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Auto Title Lending: Exploding Toasters

posted by Adam Levitin

The CFPB has a new report out on auto title lending, and the findings are jaw-dropping. If ever there was a consumer financial product that looks like an exploding toaster, it is an auto title loan.  Default rates on auto title loans are one in three, with one in five resulting in a repossession. Is there any consumer product that is tolerated when one out of three products blows up? Even one in five? 

There's a lot of good data in the report (which assiduously avoids any interpretation, but just presents the facts), but beyond the default rates, here's what really jumps out at me: over 80% of the loans roll over and around half result in sequences of 10 or more loans.  That means that rather than viewing auto title loans as short term products with an extension option, they are really used more like longer-term products with a prepayment option. But more importantly, it tells us something about how to interpret default rates.  

Defenders of the auto title lending industry, such as Todd Zywicki, have argued (and also here) that the default rates are low. As I have previously pointed out, Zywicki's calculations are based on treating each loan in a multi-rollover sequence as a separate loan, thereby massively inflating the denominator in the default rate, and others have unfortunately relied on Zywicki's calculations. The CFPB study is the first study I've seen that calculates the real default rate and ignores the artificiality of treating rollovers as separate loans. 

Based on these default rates, let me suggest a new metric for thinking about abusive or unfair or unconscionable lending. The primary consumer protection concern in lending regulation is that consumers will end up with unmanageable debt burdens that will in turn result in consumption deprivations for their households and possibly a drain on public resources.  Historically society has tried to use the cost of the loan as the measure of whether a debt burden is unmanageable--that's usury laws. But how about looking not at the costs, but at the results, or at the anticipated results:  if a loan product's default rate is over a certain threshold, isn't that prima facie evidence that there is something wrong with the product?  Now sometimes a default rate ends up higher than anticipated--lenders miscalculate.  But what if the product is designed to have a default rate of 30%?  That's like selling tasty food that one knows has a 30% chance of being contaminated with a harmful microbe. We would never allow that in the public health context, so why is it ok in the financial context?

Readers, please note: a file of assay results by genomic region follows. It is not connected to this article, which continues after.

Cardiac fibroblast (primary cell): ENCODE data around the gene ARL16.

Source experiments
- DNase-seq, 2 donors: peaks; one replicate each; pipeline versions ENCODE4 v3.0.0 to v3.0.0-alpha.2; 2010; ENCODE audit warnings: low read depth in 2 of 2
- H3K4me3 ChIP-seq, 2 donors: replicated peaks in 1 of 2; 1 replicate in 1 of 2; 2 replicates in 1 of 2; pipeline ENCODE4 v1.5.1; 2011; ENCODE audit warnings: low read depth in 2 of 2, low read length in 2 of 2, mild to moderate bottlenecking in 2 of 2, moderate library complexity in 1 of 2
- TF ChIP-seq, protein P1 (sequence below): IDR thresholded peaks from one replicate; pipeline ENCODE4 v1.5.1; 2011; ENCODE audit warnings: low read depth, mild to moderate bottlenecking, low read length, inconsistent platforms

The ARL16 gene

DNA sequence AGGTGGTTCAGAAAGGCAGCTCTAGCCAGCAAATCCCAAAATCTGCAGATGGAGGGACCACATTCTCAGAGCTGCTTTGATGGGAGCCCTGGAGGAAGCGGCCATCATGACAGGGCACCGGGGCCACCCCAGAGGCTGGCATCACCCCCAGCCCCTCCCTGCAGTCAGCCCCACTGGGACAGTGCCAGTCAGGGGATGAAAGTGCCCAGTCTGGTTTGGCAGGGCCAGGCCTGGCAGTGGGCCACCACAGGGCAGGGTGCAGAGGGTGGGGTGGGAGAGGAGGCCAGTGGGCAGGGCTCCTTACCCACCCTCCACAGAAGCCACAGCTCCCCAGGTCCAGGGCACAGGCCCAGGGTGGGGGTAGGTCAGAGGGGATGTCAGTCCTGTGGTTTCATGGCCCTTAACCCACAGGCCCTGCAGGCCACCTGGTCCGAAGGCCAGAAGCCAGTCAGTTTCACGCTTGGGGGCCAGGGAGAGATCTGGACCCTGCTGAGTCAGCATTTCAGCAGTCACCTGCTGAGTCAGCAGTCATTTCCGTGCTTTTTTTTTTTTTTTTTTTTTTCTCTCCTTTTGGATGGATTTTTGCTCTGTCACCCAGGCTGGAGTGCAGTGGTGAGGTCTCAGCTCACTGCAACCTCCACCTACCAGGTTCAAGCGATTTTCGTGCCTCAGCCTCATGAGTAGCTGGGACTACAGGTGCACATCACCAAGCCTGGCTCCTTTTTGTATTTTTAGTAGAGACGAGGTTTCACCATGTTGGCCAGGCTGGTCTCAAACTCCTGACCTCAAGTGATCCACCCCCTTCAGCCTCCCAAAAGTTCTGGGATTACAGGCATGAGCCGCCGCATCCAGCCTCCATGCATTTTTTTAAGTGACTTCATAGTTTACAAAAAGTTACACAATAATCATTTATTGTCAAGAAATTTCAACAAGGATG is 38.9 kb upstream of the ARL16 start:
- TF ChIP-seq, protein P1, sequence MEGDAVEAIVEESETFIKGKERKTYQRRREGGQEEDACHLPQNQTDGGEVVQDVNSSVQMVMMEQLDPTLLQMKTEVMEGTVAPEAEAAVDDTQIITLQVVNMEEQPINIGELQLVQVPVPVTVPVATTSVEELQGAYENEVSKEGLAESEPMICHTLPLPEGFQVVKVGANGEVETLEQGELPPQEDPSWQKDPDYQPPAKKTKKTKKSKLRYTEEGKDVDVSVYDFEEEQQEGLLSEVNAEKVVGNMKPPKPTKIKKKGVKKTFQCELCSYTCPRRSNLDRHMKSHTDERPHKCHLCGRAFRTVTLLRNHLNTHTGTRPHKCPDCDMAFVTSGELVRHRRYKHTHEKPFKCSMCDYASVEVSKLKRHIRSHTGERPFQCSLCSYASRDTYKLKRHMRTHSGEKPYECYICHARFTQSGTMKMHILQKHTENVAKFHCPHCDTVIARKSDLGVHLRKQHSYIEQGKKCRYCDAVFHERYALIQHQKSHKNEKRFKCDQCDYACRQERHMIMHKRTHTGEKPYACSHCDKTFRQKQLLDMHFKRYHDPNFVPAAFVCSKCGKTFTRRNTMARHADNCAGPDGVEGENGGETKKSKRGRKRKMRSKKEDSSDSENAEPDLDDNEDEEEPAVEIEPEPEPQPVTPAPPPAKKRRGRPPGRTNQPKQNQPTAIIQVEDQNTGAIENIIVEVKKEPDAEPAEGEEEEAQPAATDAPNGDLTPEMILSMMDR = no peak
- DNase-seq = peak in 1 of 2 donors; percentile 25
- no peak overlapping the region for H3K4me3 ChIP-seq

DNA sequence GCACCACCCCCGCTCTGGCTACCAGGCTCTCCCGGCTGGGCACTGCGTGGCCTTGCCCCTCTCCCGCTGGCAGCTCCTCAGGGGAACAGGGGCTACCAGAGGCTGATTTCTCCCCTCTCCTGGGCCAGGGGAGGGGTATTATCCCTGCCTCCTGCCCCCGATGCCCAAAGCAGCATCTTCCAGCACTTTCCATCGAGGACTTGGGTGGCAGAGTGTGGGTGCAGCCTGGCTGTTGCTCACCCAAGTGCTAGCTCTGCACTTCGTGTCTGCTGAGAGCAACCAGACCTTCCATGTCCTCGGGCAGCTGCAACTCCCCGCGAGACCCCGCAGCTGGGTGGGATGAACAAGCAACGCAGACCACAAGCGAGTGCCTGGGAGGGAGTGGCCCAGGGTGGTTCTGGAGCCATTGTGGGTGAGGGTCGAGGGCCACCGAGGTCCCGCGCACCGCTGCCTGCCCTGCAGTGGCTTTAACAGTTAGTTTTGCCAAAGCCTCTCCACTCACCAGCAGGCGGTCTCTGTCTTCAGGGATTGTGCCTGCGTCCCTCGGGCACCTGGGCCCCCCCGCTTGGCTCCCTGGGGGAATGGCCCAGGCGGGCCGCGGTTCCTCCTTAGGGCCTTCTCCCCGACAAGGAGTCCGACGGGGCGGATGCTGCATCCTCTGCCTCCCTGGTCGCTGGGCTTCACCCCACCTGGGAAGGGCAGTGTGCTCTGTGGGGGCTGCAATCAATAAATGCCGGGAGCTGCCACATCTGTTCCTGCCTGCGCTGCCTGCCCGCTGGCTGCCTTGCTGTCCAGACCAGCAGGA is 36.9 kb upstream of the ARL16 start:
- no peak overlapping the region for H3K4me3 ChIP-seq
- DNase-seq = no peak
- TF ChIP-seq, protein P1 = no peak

Now come on Adam, you say, no lender would ever design a product to have a default rate of 30% because the losses will eat away the lender's profits.  Nuh-uh.  The traditional amortized loan model aligns the interests of the lender and borrower--if the borrower doesn't repay, the lender will lose principal and interest. But that's not how non-amortizing sweatbox-type products like payday and auto title loans work. (Ronald Mann via Jay Westbrook coined the term sweatbox in the context of a political economy explanation of credit card lenders support for BAPCPA, but I think the concept is even more applicable to payday and auto title loans.)

Sweatbox products are non-amortizing, and are designed to be rolled over.   Sweatbox lenders anticipate that borrowers will in fact rollover the products multiple times by lending an amount and on a payment schedule that the borrower cannot easily repay the loan from his or her regular income.  The key to understanding the sweatbox model is that even if the loan ultimately defaults, the lender will have recovered all its costs and made a profit provided that there are enough rollovers.  In such a situation, a lender may be willing to tolerate--heck, might embrace--higher ultimate default rates in order to grow the borrower base that will be profitable in the sweatbox.  Sweatbox products like payday and auto title loans pervert the traditional alignment of borrower and lender interests. 

Let's say you agree with me that actual or anticipated default rates might be an appropriate metric for evaluating abusiveness or unfairness or unconscionability. (Or maybe even deceptive lending, as I think it's material to know that a lender anticipates that there's a ⅓ chance you won't be able to repay your loan.) Aren't we back to the good old usury law problem of figuring out what is an appropriate cutoff?  Yes and no.  I'm not sure exactly where the line should be drawn (I'm all ears for suggestions), and one might think of any line drawing as a starting point for a safe harbor or rebuttable presumption, but there are some situations where the default rates are pretty clearly over any line that might be drawn. 

So what we have with title lending are real exploding toasters. At least they're not exploding Ford Pintos. Or Chevy Volts. 


Wasn’t the government’s motive in the Chrysler and GM bailout similar to consumer protection concerns with auto loans; ie, “The primary consumer protection concern in lending regulation is that consumers will end up with unmanageable debt burdens that will in turn result in consumption deprivations for their households and possibly a drain on public resources.”

When automakers go bankrupt jobs are lost which “in turn result[s] in consumption deprivations for [] households and possibly a drain on public resources”.